Theatre

Desley Deacon reviews Seven Big Australians: Adventures with comic actors by Anne Pender

Desley Deacon
23 May 2019

Nowadays every second young person seems to want to be a stand-up comic, an occupation that perfectly represents the ‘gig’ economy in its precariousness and occasional nature. Anne Pen More

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Desley Deacon
01 July 2009

Nowadays every second young person seems to want to be a stand-up comic, an occupation that perfectly represents the ‘gig’ economy in its precariousness and occasional nature. Anne Pen More

Gillian Appleton reviews The Ripples Before the New Wave: Drama at the University Of Sydney 1957–1963 by Robyn Dalton and Laura Ginters

Gillian Appleton
21 April 2019

People who were university students at a particular time often like to regard those years as exceptional, a perspective which, embellished by nostalgia, memoirs, and media hype, can take o More

Ben Brooker reviews Remembered Presences: Responses to theatre by Alison Croggon

Ben Brooker
21 April 2019

When Alison Croggon’s theatre review blog Theatre Notes closed in late 2012 after eight years in existence, its demise was met with a response akin to grief. The first blog of its kind i More

Ian Dickson reviews Dramatic Exchanges: The lives and letters of the National Theatre edited by Daniel Rosenthal

Ian Dickson
25 March 2019

What exactly is a National Theatre for? What is its purpose? What form should it take? National theatres come in many configurations. There is the four-hundred-year-old Comédie-Française More

Tim Byrne reviews 'The World Only Spins Forward: The ascent of angels in America' edited by Isaac Butler and Dan Kois

Tim Byrne
26 December 2018
Most of the time, plays are just entertainments; they can be witty and insightful, even powerful and contemporary, and still function as merely satisfying divertissements. Rarely, so rarely e More

Brian McFarlane reviews 'Balancing Acts: Behind the scenes at the National Theatre' by Nicholas Hytner

Brian McFarlane
27 October 2017

One of the most appropriate titles since Pride and Prejudice, Balancing Acts adroitly captures the drama and appeal of Nicholas Hytner’s account of his twelve years as More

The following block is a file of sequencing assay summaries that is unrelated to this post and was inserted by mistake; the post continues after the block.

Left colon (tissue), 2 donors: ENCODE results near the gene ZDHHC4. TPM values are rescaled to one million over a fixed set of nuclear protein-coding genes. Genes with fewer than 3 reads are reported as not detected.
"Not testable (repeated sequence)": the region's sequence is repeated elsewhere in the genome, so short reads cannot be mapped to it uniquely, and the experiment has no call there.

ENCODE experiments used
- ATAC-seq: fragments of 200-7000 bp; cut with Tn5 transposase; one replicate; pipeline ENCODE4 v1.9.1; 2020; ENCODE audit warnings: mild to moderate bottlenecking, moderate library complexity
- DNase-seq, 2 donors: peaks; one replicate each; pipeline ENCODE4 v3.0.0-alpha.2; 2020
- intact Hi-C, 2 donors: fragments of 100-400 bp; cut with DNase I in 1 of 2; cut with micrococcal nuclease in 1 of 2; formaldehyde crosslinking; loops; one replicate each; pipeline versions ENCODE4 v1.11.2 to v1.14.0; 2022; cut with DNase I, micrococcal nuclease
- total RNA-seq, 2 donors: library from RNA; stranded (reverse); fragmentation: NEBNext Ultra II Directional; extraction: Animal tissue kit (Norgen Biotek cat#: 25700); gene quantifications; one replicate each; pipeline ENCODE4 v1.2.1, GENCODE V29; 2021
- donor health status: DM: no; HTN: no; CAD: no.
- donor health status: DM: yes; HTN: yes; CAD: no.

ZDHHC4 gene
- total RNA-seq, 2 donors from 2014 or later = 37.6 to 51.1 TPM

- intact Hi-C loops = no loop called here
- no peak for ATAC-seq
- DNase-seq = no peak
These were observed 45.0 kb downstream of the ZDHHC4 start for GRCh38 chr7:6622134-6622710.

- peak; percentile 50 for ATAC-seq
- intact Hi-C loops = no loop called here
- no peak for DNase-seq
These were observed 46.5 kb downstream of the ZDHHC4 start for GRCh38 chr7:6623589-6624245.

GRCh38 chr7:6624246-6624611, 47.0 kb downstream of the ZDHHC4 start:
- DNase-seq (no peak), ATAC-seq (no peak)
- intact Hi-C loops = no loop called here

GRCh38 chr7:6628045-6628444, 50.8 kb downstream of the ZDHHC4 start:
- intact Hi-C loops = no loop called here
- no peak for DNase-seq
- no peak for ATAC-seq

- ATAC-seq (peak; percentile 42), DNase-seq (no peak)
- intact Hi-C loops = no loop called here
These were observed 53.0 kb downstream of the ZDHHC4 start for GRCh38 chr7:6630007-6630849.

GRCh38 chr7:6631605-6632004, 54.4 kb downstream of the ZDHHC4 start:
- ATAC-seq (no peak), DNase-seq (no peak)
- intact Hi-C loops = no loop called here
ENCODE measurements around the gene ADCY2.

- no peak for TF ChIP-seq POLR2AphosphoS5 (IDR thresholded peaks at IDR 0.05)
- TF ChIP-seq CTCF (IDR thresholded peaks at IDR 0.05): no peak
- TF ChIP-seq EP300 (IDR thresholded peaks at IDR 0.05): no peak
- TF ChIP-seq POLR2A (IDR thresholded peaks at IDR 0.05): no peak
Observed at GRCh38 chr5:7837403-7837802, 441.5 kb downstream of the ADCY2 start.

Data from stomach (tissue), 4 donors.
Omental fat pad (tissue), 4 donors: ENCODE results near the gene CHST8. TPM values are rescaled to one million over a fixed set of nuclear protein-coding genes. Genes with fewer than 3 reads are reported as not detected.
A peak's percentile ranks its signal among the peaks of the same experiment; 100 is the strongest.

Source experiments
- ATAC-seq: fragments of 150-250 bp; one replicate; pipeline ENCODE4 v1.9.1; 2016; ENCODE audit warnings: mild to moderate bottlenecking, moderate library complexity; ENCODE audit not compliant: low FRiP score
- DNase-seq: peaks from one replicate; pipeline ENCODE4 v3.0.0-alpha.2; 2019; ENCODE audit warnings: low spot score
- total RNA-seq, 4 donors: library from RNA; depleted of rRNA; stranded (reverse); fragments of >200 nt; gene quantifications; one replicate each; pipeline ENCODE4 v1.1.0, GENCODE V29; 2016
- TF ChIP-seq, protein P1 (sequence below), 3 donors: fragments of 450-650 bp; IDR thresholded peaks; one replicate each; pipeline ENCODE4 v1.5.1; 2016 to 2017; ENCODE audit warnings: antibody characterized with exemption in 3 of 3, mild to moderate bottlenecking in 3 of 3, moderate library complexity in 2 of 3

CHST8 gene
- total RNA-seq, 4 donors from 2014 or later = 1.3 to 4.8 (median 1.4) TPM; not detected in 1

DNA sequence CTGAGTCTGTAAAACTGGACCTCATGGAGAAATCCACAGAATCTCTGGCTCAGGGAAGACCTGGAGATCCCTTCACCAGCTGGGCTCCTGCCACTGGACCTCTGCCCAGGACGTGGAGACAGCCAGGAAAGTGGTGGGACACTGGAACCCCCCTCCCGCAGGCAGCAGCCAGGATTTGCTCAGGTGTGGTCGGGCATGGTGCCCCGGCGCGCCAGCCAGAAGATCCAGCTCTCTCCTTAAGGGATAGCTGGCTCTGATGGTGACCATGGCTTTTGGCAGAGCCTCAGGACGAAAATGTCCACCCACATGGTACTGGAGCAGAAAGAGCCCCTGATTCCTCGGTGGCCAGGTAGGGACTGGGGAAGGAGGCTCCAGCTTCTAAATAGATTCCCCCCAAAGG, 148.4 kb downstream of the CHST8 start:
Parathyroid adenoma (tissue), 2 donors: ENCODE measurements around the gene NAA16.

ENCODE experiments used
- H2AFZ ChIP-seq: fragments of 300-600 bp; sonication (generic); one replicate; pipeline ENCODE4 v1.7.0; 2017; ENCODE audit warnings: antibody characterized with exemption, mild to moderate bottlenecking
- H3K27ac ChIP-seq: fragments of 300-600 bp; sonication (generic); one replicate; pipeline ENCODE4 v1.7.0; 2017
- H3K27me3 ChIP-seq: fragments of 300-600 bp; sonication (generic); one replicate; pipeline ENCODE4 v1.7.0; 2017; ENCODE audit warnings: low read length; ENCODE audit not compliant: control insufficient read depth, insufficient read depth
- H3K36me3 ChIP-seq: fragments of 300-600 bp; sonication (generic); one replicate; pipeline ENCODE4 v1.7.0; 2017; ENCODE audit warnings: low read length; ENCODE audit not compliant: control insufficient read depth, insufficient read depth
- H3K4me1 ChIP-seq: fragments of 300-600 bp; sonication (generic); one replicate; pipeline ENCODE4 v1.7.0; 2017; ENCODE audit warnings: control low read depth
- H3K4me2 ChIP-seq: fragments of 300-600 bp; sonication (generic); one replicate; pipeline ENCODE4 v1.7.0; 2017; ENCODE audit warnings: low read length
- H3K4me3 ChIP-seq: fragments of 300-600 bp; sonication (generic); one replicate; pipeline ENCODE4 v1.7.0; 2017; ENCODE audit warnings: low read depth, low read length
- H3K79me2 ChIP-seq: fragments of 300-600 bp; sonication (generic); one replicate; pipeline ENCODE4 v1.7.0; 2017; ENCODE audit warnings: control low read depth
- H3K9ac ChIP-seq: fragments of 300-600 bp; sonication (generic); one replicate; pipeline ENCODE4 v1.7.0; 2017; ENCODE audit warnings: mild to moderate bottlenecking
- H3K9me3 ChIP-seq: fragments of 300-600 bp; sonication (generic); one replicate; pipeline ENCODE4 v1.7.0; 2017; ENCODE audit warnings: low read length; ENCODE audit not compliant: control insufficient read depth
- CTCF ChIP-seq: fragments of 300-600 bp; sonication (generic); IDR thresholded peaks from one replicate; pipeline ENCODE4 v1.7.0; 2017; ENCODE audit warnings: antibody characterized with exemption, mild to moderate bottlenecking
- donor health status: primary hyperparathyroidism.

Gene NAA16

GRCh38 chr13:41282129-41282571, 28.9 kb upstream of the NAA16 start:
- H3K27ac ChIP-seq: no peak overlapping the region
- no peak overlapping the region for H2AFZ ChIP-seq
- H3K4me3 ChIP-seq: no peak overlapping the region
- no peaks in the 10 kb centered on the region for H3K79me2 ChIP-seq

Tim Byrne reviews 'Joy Ride' by John Lahr

Tim Byrne
25 February 2016

James Ley states in the introduction to his book The Critic in the Modern World (2014) that the significance of a critic 'depends on their ability to position themselves in opposition to certain prevailing tendencies'. Given the widespread shrinkage of space allot ... More

Reading Australia: 'Dimboola' by Jack Hibberd

Judith Rodriguez
24 December 2015

Dimboola's title is a great start to the play that was first performed in 1969. It belongs nowhere but in Australia. At the same time, not many people can claim to have lived there or to know someone from Dimboola. Indigenous? Maybe. And where is Dimboola? You drive through it on your way to somewhere else. It's in Victoria, out where all the roads are sign ... More

John Rickard reviews 'Why Acting Matters' by David Thomson and 'Great Shakespeare Actors' by Stanley Wells

John Rickard
30 July 2015

Why Acting Matters has on its cover the face of an ape; well, actually it’s Andy Serkis playing Caesar, ‘the top ape’ in Dawn of the Planet of the Apes (2014). The point of this rather unexpected image from a movie not discussed in the book is, the blurb tells us, that ‘acting is baked into our primate DNA’. These two books, however, by elder ... More

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